Peng stands for the proposition that most boilerplate arbitration agreements contained in employment contracts will be upheld unless the employer enforces them in bad faith.  For example, an employer may not unilaterally modify an agreement after an employee has filed a claim.

The facts underlying Peng are common to the hiring process.  First Republic Bank (the “Bank”) made Peng an offer for employment as an assistant manager in March of 2010.  The offer was subject to Penn’s agreement to be bound by several conditions and policies, including an arbitration agreement (the “Agreement”).

Peng accepted the offer without expressing any concerns about the Agreement.  She was fired one year later.

Peng subsequently filed a complaint alleging claims against the Bank for race and gender discrimination, equal pay/compensation discrimination, hostile work environment, retaliation, intentional infliction of emotional distress and wrongful termination in violation of public policy.

The Bank moved to compel arbitration.  Peng opposed the motion, arguing that the Agreement was procedurally and substantively unconscionable, and therefore unenforceable.

The trial court denied the Bank’s motion to compel, finding that the Agreement was “permeated” by unconscionability because:

  1. it required Peng to abide by American Arbitration Agreement (“AAA”) rules without specifying or attaching those rules; and
  2. it allowed the Bank unilaterally to modify the Agreement.

The appeals court reversed.  Regarding procedural unconscionability, the court held that the Bank could incorporate the AAA rules by reference without rendering the Agreement per se improper.  Moreover, Peng had alleged no other unfair surprise or oppression to suggest procedural unconscionability.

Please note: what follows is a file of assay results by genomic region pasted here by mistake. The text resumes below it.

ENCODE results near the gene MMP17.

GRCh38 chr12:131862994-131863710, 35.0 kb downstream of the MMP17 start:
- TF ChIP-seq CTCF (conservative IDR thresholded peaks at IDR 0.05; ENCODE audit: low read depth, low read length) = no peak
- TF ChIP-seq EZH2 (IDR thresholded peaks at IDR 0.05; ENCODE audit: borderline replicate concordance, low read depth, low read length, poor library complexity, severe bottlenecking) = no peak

The court held that the Agreement was substantively valid as well.  Substantive unconscionability, the court explained, generally occurs when an arbitration agreement is unreasonably “one-sided.” For example, if it subjects an employee’s claims to arbitration, but not those of the employer.

Here, the fact that the employer could unilaterally modify the Agreement did not render it unconscionable, the court held.  That’s because the employer’s power to modify carries with it the duty to exercise that right in good faith and in accordance with fair dealings.  This implied covenant of good faith also precludes an employer from modifying an agreement once a claim has accrued.

Peng never alleged that the Bank improperly modified the Agreement or breached its duty of good faith in any way, the court held.  Thus,

[w]e are satisfied that the Agreement here is not substantively unconscionable

as it is not so one-sided as to shock the conscience.”

The Peng ruling appears to affirm the facial validity of most standard arbitration agreements.